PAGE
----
AN APPEAL has been launched over the refusal of plans to almost double the number of people living in a house in multiple occupation (HMO) in Wrexham.

Last month, councillors rejected a bid to change the layout of a property on Erddig Road, near the town centre, because of concerns over a shortage of on-street parking.

Owner Andrew Shields wanted to create seven double bedrooms to boost the amount of tenants he can accommodate from eight to fourteen.

Wrexham Council’s planning committee threw the proposals out despite a recommendation for approval from officers after also being told of issues with rubbish piling up outside the house.

Mr Shields has now launched an appeal to the Planning Inspectorate to have the decision overturned after claiming most people living in HMOs do not own cars.

In documents entered on his behalf, planning agent Bob Dewey said: “Very few households living in rental accommodation in Wrexham have more than two vehicles, with a significant proportion of households in rental accommodation not having access to a vehicle or only one vehicle per household.

“The council says that the development will give rise to an increase in demand for parking.

“The appellant has not been shown any evidence to support this allegation.

“The appellant has always tried to engage with the local community and remains anxious to be a good and responsible landlord willing to respond to any problems that may arise.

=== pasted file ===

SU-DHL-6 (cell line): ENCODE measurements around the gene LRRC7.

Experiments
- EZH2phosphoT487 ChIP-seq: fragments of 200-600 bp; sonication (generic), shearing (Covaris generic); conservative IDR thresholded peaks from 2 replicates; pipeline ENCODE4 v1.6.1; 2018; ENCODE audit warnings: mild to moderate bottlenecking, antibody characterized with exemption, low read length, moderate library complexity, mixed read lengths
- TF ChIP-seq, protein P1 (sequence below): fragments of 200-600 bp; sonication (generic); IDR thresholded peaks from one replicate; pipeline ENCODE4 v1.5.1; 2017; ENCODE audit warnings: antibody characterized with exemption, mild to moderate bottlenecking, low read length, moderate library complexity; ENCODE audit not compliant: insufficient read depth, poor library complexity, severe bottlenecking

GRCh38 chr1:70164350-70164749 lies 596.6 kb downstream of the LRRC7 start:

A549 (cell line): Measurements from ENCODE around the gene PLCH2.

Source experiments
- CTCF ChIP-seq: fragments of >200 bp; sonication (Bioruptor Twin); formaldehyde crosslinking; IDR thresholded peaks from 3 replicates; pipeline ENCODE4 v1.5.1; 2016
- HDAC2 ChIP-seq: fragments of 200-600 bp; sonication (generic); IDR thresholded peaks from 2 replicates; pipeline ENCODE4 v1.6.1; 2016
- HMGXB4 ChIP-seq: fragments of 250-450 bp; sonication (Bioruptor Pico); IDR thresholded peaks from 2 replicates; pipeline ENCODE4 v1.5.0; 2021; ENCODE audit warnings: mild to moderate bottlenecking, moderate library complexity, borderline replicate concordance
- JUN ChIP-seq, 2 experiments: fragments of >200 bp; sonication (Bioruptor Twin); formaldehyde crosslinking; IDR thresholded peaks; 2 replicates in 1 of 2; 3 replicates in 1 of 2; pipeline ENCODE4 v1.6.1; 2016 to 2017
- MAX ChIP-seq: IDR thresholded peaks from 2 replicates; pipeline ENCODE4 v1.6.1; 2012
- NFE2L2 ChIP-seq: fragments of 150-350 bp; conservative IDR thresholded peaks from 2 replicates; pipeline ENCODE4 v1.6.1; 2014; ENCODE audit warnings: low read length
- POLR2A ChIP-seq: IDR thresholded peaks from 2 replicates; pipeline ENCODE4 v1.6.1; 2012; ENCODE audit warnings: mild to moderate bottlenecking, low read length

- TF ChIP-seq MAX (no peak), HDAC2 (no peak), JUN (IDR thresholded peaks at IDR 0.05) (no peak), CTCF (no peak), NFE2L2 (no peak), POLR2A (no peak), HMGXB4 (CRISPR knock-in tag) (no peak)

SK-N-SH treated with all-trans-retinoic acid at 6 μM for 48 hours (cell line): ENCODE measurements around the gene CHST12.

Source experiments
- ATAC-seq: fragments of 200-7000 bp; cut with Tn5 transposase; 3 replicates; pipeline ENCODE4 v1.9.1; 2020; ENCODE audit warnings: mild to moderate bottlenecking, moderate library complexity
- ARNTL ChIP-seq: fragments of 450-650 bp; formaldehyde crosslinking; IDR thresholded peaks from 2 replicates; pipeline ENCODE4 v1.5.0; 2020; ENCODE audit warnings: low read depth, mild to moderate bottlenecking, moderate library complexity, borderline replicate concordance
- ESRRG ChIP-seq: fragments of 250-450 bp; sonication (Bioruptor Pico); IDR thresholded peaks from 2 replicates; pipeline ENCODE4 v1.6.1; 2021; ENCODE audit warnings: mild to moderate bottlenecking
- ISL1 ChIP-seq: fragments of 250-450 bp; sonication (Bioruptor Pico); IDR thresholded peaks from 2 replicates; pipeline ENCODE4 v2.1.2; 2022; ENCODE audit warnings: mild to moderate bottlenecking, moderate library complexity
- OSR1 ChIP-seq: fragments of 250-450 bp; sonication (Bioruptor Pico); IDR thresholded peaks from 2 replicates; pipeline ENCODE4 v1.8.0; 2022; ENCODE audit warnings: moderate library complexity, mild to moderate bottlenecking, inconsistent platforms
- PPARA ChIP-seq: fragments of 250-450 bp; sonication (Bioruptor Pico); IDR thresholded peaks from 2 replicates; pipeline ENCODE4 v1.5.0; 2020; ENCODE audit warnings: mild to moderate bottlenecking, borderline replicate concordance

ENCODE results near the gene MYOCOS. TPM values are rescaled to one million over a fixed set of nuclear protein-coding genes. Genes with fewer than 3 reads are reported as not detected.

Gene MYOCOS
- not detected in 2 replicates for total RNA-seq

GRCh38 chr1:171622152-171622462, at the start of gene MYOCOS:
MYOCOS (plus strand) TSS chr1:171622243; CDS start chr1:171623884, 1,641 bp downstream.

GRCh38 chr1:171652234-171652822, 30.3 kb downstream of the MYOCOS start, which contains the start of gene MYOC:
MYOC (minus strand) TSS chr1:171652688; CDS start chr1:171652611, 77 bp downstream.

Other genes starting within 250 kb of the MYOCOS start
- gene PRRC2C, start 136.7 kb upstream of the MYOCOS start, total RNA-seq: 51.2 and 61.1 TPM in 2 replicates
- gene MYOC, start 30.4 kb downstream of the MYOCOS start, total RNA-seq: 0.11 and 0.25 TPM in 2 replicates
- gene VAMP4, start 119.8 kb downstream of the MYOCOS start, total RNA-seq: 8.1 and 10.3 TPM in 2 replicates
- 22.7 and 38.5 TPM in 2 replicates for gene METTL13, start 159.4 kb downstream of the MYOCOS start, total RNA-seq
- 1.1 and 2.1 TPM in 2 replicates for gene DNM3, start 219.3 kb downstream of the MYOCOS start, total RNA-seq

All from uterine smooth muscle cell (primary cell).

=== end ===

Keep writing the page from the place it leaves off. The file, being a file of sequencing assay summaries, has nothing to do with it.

“There is a strong demand for a variety of accommodation. In the appellant’s view, a more varied occupation will surely enhance its suitability for fitting in with the community.”

Wrexham’s chief planning officer Lawrence Isted said the proposals would help to address the demand for HMO accommodation in the town.

In a report published ahead of September’s meeting, he also agreed that many people living in rented properties did not own cars and would be more likely to use public transport.

But local resident Richard Fogg told councillors he was worried about the potential for overcrowding if the proposals went ahead.

Speaking at Wrexham’s Guildhall, he said: “There are currently a couple of problems with the property as it is.

“There are bins permanently left outside blocking the pavement and causing a hazard and there are usually between three and five cars parked.

“The plans that I’ve seen look to create a very crowded living arrangement, especially in regard to kitchens, toilets and shower facilities.

“The parking problem is compounded by a number of factors, including that there is no parking whatsoever from numbers 76 to 84.”

The appeal will be heard by an inspector appointed by the Welsh Government at a later date.